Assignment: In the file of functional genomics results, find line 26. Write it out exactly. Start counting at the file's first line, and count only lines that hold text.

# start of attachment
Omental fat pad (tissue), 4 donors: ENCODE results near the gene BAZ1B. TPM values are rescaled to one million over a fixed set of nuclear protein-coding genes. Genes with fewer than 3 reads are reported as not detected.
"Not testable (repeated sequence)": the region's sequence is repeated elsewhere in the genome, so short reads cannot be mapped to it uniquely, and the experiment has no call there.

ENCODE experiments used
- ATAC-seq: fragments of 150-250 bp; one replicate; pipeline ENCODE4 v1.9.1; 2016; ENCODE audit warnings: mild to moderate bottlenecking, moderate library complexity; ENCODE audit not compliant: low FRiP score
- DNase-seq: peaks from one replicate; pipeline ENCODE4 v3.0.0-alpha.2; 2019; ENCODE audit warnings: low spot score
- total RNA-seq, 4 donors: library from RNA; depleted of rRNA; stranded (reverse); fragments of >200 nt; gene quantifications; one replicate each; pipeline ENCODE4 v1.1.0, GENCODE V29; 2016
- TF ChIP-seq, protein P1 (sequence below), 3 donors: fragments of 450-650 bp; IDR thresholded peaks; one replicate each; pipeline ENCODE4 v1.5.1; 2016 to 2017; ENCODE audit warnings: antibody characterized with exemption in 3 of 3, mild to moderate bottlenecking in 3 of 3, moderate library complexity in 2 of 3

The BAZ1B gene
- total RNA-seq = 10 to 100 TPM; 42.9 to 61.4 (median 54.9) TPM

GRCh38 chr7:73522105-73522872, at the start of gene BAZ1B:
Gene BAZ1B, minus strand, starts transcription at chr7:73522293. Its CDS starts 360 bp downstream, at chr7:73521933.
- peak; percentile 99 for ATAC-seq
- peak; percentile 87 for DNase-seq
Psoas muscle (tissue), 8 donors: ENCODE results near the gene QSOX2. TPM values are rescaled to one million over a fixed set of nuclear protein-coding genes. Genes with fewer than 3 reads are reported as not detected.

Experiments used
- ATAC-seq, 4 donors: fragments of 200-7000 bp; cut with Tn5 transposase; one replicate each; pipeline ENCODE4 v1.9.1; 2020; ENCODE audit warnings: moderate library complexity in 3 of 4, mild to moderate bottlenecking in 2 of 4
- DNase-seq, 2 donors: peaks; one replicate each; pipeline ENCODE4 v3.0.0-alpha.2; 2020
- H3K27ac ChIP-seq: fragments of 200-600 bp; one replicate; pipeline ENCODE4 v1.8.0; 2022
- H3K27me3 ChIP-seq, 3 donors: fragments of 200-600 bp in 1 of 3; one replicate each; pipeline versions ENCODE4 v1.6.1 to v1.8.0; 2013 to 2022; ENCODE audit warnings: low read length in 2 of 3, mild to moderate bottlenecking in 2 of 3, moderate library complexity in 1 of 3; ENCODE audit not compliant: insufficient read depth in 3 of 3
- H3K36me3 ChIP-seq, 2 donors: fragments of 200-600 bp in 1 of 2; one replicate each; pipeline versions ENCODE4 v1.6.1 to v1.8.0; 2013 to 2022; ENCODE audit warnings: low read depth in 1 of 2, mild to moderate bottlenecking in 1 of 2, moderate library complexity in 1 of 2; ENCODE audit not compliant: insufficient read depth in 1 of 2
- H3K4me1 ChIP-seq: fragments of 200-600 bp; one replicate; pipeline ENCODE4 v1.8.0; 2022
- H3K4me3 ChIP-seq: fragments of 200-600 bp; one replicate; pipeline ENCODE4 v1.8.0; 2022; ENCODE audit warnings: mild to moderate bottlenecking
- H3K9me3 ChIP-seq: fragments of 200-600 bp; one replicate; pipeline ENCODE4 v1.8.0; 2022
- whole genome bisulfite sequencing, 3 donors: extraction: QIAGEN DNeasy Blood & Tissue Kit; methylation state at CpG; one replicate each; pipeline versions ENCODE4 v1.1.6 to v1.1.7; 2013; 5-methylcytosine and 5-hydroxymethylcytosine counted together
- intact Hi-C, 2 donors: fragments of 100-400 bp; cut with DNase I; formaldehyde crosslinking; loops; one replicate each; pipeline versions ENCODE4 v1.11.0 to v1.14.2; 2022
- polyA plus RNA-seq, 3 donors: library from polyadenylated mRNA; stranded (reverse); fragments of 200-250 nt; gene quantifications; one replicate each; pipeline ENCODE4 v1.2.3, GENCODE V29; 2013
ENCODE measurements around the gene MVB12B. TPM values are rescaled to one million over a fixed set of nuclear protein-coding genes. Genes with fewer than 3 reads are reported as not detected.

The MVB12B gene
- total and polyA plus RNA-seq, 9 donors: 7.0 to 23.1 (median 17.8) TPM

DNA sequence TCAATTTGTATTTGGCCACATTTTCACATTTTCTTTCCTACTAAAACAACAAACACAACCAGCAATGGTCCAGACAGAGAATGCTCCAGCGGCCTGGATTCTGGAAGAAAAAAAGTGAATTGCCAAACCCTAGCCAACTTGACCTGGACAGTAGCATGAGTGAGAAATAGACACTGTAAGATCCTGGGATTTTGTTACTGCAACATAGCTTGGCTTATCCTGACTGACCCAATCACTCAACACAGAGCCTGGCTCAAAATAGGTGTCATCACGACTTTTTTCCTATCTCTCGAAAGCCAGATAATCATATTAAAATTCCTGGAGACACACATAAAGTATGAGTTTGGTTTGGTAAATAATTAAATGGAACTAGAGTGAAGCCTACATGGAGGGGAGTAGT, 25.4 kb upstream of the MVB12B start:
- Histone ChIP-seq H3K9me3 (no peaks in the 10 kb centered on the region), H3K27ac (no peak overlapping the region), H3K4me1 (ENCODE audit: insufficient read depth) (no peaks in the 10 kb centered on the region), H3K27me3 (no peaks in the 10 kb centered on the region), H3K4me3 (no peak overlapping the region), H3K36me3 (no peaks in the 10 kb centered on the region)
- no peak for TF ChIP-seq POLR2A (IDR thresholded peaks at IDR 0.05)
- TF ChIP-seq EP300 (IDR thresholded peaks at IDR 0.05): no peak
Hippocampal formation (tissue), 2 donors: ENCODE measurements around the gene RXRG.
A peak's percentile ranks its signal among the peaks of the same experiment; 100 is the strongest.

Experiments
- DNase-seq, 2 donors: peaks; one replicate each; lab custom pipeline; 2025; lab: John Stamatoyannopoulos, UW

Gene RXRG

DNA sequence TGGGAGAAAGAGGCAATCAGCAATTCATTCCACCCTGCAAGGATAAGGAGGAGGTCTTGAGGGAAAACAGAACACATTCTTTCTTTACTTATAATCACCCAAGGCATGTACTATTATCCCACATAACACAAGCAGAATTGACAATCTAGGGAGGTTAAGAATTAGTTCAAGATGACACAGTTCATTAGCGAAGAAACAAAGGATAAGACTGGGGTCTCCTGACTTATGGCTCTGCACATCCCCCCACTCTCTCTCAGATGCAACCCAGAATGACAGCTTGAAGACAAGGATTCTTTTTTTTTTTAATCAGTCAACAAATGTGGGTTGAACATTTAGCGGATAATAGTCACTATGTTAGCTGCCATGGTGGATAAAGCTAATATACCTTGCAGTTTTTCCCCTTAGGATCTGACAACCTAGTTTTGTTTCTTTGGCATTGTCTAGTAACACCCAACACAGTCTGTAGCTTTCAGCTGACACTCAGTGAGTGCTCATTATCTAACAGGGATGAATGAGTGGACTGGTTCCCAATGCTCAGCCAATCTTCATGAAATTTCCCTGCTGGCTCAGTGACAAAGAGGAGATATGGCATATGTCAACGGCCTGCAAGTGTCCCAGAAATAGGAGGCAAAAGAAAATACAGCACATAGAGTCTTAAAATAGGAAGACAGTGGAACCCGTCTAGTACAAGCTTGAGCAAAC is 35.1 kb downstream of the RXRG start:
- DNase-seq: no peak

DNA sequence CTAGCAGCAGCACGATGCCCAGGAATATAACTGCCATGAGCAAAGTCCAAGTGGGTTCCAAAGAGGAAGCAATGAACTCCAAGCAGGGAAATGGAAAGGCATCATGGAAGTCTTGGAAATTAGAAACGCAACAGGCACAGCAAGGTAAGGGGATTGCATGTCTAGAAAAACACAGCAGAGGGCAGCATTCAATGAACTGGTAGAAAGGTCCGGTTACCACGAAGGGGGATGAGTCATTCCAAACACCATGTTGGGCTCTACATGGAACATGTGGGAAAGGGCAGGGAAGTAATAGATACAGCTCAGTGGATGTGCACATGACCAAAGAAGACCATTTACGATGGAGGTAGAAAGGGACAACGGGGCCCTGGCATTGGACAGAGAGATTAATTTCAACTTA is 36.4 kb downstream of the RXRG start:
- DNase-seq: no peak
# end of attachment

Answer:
- polyA plus RNA-seq, 3 donors: library from polyadenylated mRNA; stranded (reverse); fragments of 200-250 nt; gene quantifications; one replicate each; pipeline ENCODE4 v1.2.3, GENCODE V29; 2013